Does size matter?
Hey, Mini and Midi handlers - do little dogs get as much coverage in the Agility media - including Agilitynet - as Standard dogs? Possibly not! Do big dog handlers taunt you with jibes of 'get a proper dog!' Do you long for lower contact equipment to match your dog's little legs? Agilitynet asked six Mini and Midi handlers with various levels of experience to talk about some of the issues that effect small dogs in agility in a 'virtual' roundtable discussion. Feel free to join in.
Q. Why did you choose a 'small' dog for agility?
Peter: I started doing agility to meet people who liked animals and did not have anything to do with veterinary stuff. As I had a ‘Mini’, I have only competed in Minis, mostly because Basil is my first and still only agility dog.
Bridget: I got my first dog Jesse, a scruffy crossbreed, from the local animal shelter. At the time I had not seen agility, and she was just purely bought as a pet. Then I saw an agility demo and decided to give it a go with Jess. We started competing over standard height until Midi classes came along . We have won Midi Dog of the Year, come second twice and third. As she is now 11, I just run her for fun, but even managed to win a few classes last year!
Kay: For me it was the other way around. I had a small dog when I discovered agility. Naturally I started competing in Mini competitions. I found Mini handlers to be friendly and encouraging, so Mini events suited me the best! To this day, there is still an element of 'them' and 'us' between Standard and Minis and this applies to training clubs as well.
Penny: I have a Midi by accident. We adopted Maggie at 12 weeks when she was found running free. At that stage we didn’t even know what breeds she might be or what her eventual size would be. She is mostly Staffie but could also have Jack Russell, Boxer, Beagle, Whippet ….all 57! She was always so bright and athletic (vaulting happily over or clambering underneath our large Airedale Terrier, jumping onto the back of the settee, leaping up and down stairs, etc.) that we took up agility for fun and to keep her mind exercised as well as her body. She adores it – this is our main problem as she gets unbelievably excited at the prospect then races away at the start. By the time she settles down (about halfway around a course) she usually finishes beautifully!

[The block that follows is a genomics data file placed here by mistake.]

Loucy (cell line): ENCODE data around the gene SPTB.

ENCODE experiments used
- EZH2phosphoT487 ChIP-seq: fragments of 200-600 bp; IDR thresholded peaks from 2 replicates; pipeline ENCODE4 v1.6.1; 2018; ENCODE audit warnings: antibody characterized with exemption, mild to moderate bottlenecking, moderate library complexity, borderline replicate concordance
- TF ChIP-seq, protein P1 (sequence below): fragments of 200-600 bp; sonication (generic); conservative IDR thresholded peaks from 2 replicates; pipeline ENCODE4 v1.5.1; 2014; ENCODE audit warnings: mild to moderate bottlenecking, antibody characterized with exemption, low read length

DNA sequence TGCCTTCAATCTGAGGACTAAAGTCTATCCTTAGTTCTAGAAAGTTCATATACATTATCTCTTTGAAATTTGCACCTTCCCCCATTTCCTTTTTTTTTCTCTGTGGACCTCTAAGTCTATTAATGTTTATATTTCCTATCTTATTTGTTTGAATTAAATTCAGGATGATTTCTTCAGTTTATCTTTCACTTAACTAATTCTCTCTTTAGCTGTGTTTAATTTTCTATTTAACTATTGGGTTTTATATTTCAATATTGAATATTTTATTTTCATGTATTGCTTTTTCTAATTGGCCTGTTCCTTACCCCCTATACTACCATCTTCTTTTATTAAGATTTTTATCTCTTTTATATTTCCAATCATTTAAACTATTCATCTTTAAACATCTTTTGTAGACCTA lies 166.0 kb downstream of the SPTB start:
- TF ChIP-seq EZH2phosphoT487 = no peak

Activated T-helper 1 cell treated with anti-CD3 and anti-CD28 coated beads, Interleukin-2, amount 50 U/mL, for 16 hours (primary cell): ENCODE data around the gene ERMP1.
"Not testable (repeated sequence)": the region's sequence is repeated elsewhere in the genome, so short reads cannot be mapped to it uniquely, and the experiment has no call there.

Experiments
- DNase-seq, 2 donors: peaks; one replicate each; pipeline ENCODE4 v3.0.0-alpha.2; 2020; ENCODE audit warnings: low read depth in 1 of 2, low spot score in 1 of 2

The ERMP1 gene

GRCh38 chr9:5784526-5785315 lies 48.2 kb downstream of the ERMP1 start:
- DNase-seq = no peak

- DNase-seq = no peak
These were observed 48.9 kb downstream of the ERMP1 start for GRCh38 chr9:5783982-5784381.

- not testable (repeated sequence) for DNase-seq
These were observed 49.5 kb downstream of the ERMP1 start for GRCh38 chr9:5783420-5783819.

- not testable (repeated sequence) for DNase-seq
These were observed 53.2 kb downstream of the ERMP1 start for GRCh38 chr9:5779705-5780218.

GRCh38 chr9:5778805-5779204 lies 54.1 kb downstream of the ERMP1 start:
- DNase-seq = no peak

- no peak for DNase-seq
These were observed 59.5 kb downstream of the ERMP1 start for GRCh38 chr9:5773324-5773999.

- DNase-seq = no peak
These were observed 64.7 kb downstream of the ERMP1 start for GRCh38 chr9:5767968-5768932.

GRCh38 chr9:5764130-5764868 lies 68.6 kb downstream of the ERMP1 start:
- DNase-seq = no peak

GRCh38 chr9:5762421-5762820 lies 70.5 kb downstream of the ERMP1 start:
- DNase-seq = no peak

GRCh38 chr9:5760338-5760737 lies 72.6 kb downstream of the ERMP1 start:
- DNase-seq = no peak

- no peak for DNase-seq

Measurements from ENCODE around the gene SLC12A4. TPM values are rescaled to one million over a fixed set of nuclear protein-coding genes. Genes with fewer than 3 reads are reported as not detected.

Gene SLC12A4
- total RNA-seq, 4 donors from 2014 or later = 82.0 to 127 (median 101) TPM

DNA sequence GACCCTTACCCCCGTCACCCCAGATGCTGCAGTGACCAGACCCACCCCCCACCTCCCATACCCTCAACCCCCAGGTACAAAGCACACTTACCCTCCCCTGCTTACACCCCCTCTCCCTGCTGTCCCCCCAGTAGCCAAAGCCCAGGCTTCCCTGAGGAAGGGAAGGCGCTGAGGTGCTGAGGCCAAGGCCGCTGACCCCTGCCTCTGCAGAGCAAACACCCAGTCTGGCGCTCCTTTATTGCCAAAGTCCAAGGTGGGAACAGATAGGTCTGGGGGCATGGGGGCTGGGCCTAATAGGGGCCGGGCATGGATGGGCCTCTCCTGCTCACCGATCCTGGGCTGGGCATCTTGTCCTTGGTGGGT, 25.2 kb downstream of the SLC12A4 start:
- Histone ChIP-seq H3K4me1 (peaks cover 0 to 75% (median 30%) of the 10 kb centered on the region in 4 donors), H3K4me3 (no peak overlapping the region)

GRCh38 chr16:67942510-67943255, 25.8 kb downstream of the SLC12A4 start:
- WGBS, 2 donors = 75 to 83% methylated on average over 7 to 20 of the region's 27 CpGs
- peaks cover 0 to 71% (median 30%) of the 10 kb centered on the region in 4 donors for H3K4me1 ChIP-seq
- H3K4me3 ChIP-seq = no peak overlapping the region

Mary Ann; When I was thinking of getting a new dog, I spent a great deal of time watching the Minis run at agility shows. There were three things that made getting a Mini an attractive prospect. Language Timothy, a Jack Russell, was the fastest dog of any size that I have ever seen attack a course. His handler, Keith Rump, gave Timmy 100 per cent and, if the dog missed a contact or took the wrong obstacle, he shrugged his shoulders and walked the next course. Keith and Timmy were great crowd pullers and I never saw them crack under pressure or loose it. Well, we all have to have a role model
Vanessa: The beauty of Minis is that there is no 'gotta be a collie' vibe as the top dogs are various both purebred and 'uniques.' Long legs, nutty and outgoing helps! The little dogs have several advantages for me:-
Mary Ann: And I liked the Mini competitors. Their dogs were so naughty and they still loved them. The first Mini handler I spoke to was Angela Carter and I blame her for turning me into a poodle person. She is a good raconteur and mimic and usually has me in fits of giggles. Her poodle stories are extraordinary. If you want to escape the mundane, spice your life up with a poodle. When someone complained about barking dogs, she retorted, 'What do they expect at a dog show? Dogs bark. We don’t bring cats.' She makes me laugh, and I am delighted that she now runs a Midi dog and I can stand next to her in the queue.
And the other reason I like Mini dogs is that they take up so little space. You can squeeze an extra one in the car no problem. I can sit on the settee and be covered in poodles. If I had as many German Shepherds, I would be suffocated. And being small they are less noticeable. Therefore, sneaking them into the Travel Lodge Hotel is easy.
Q. Apart from size, do you think that Mini/Midi agility dogs are 'different' from Standard ones?
Mary Ann: Owning a mini dog has proved to me that good things come in small packages especially if it's a poodle!.
Penny: I do think there are quite a few 'characters' in the 'small dogs.' Most pedigree dogs seem to compete in sSandard or Mini - apart from spaniels and one or two others - so Midi contests usually contain quite a few crossbreeds, and this can be very entertaining!